Will Spy Wars Between Cuba and the U.S. End with Restored Relations? 3

spy_vs_spyHIGHLIGHTS

Since Fidel Castro seized power in January 1959, and over the next five decades, Havana built one of the world’s most active intelligence services

Some of the biggest crises in U.S.-Cuba relations can be traced to the involvement of Cuban spies and agents

Cuban espionage against the United States intensified in the 1980s when President Ronald Reagan stepped up rhetoric against Cuba at the height of the Cold War

By Alfonso Chardy, Miami Herald    achardy@elnuevoherald.com

Though the United States has restored relations with Cuba, and President Barack Obama is planning to visit the island later this month, it’s unclear if the two countries have declared a truce in the spy wars they have waged for more than 50 years.

Lawmakers in Congress have warned the Obama administration that allowing Cuba to operate an embassy in Washington and consulates throughout the country will only make it easier for Havana to deploy spies and agents in the United States.

“We are all too familiar with the Castro regime’s efforts to utilize their diplomats as intelligence agents tasked with the goal of committing espionage against the host countries,’’ according to a letter sent in 2015 to the U.S. Department of State by five Cuban-American lawmakers including Miami Reps. Ileana Ros-Lehtinen, Mario Diaz-Balart and Carlos Curbelo, as well as presidential candidate and Texas Senator Ted Cruz, and New Jersey Rep. Albio Sires, D-N.J.

Since Fidel Castro seized power in January 1959, and over the next five decades, Havana built one of the world’s most active intelligence services — one that dispatched spies and agents to penetrate the highest levels of the American government and some of the leading Cuban exile organizations.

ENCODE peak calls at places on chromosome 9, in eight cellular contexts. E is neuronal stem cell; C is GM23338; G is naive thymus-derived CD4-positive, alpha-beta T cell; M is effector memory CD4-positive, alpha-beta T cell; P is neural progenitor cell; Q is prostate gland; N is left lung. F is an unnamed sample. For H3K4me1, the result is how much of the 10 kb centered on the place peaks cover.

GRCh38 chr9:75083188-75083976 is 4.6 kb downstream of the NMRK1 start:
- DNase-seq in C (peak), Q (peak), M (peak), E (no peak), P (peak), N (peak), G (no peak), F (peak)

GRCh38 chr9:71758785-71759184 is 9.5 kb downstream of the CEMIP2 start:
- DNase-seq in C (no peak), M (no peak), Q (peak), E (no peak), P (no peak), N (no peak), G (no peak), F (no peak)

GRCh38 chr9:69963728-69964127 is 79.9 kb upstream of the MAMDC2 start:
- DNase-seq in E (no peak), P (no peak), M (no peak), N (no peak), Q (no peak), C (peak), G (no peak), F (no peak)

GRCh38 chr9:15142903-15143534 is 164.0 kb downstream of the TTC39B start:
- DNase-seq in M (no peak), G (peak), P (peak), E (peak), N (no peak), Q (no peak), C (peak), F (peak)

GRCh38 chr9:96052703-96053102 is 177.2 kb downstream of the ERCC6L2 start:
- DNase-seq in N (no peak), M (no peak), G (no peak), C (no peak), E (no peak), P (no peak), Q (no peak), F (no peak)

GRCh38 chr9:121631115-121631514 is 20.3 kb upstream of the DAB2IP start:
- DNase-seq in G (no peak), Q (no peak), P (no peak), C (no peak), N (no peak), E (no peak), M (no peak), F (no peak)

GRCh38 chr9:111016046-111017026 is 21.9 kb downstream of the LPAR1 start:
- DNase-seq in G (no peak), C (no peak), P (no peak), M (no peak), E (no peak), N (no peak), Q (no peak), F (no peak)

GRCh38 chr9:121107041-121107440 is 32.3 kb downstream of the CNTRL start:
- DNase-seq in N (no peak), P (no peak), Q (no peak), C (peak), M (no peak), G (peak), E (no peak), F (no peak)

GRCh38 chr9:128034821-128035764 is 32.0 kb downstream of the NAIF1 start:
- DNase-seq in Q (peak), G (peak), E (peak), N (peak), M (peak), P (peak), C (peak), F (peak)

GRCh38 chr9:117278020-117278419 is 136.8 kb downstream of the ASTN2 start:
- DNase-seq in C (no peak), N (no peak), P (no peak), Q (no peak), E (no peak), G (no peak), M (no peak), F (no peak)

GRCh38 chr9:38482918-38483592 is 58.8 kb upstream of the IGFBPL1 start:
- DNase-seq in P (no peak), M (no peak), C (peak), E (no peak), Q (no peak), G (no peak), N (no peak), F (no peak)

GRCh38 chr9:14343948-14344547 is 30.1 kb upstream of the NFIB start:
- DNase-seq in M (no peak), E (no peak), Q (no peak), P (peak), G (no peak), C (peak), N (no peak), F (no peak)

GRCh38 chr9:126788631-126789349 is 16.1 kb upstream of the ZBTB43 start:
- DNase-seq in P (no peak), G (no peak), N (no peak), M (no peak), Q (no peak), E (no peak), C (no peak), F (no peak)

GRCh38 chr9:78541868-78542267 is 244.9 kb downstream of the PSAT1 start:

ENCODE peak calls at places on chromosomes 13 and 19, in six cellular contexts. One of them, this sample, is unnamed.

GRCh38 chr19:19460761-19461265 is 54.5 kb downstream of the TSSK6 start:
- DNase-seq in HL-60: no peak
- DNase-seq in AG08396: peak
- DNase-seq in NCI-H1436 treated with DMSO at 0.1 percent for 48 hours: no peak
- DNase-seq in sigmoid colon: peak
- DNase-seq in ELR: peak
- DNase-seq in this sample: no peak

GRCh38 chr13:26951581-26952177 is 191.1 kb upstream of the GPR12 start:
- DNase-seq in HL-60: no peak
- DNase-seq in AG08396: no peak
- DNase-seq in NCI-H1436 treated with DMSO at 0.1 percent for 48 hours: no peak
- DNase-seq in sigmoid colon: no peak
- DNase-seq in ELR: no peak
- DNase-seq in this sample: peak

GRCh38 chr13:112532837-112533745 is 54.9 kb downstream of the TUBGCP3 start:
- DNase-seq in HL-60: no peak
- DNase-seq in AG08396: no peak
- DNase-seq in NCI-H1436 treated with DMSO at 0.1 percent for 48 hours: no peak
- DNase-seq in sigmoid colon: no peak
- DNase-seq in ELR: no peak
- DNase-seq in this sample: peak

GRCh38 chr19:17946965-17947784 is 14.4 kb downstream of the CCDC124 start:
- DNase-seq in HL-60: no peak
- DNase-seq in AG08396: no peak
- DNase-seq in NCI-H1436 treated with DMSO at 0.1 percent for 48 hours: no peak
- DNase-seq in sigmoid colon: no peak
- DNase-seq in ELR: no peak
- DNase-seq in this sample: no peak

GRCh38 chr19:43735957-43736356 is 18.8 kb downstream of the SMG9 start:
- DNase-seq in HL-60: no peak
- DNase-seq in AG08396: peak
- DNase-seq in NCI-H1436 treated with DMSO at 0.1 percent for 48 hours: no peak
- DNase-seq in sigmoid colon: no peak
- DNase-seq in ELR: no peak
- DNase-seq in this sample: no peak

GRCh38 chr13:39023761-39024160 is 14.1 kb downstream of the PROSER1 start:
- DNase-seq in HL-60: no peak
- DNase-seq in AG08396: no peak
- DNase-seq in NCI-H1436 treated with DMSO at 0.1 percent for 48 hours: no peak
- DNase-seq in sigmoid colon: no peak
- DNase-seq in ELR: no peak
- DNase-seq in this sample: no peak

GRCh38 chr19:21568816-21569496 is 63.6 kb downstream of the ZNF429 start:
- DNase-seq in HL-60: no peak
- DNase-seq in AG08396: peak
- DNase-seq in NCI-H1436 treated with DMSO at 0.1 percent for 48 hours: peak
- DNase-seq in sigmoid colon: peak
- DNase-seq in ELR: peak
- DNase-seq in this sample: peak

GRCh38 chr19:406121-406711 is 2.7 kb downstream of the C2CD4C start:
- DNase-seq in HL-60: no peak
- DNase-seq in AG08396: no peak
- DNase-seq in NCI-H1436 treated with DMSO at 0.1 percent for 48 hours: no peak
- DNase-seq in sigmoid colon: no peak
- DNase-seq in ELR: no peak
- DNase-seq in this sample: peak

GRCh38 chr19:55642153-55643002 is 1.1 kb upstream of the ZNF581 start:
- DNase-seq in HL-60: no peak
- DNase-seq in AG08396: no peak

In fact, some of the biggest crises in U.S.-Cuba relations can be traced to the involvement of Cuban spies and agents — from the downing of two Brothers to the Rescue planes to the theft of U.S. military secrets at the Defense Intelligence Agency and the spying of U.S. military facilities in South Florida and infiltration of leading Cuban exile organizations in Miami by members of the now-defunct Wasp Network.

Story continues here: Miami Herald

Editors Note: It seems the Miami Herald didn’t pay attention during last month’s testimony by Director of National Intelligence, General James R. Clapper, who told Congress Russia, China, Iran & Cuba pose the greatest threat to the United States.

 

20 Years Ago Today: Cuban Military Kills 4 Americans As Part Of “Operation Scorpion” 4

Radio communications of the MiG29 responsible for the February 24, 1996 Brothers to the Rescue shoot down with the control tower in Cuba as the attack occurred killing Armando Alejandre Jr. (45 years old), Carlos Alberto Costa (29), Mario Manuel de la Peña (24), and Pablo Morales (29).

Editor’s Note:  “Operation Scorpion” was a joint mission conducted by the Directorate of Intelligence (DI) and the Cuban Air Force. Approved at the highest levels of the Castro regime, the operation involved months of planning and espionage work. The two unarmed search-and-rescue aircraft were shot down in international airspace. The mission of Brothers to the Rescue was saving rafters who had fled Cuba.

On Malmierca’s Visit: Cuban Spies, Businessmen and ‘Useful Idiots’ 3

"Former" Cuban Spy and Current Minister of Foreign Trade and Investment Rodrigo Malmierca Díaz

“Former” Cuban Spy and Current Minister of Foreign Trade and Investment Rodrigo Malmierca Díaz

By Capitol Hill Cubans

This week, Cuba’s Minister of Foreign Trade and Investment, Rodrigo Malmierca Diaz, is visiting Washington, D.C., where he will discuss business with Obama Administration officials and be fêted by the U.S. Chamber of Commerce.

Let’s be clear: Malmierca is not “the Cuban people.”

This trip is not about doing business with “the Cuban people” or any of the discredited rhetoric of the Obama Administration and its new Chamber friends, led by former U.S. Secretary of Commerce Carlos Gutierrez.

During this trip, Malmierca will distribute the Cuban dictatorship’s glossy 168-page book of 246 business “opportunities” with Castro’s state monopolies, which are run by its military and intelligence services.

But it’s also about recruiting “useful idiots” (“poleznye idioty”).

You see — Malmierca is not simply Cuba’s Minister of Foreign Trade and Investment (MINCEX, Spanish acronym).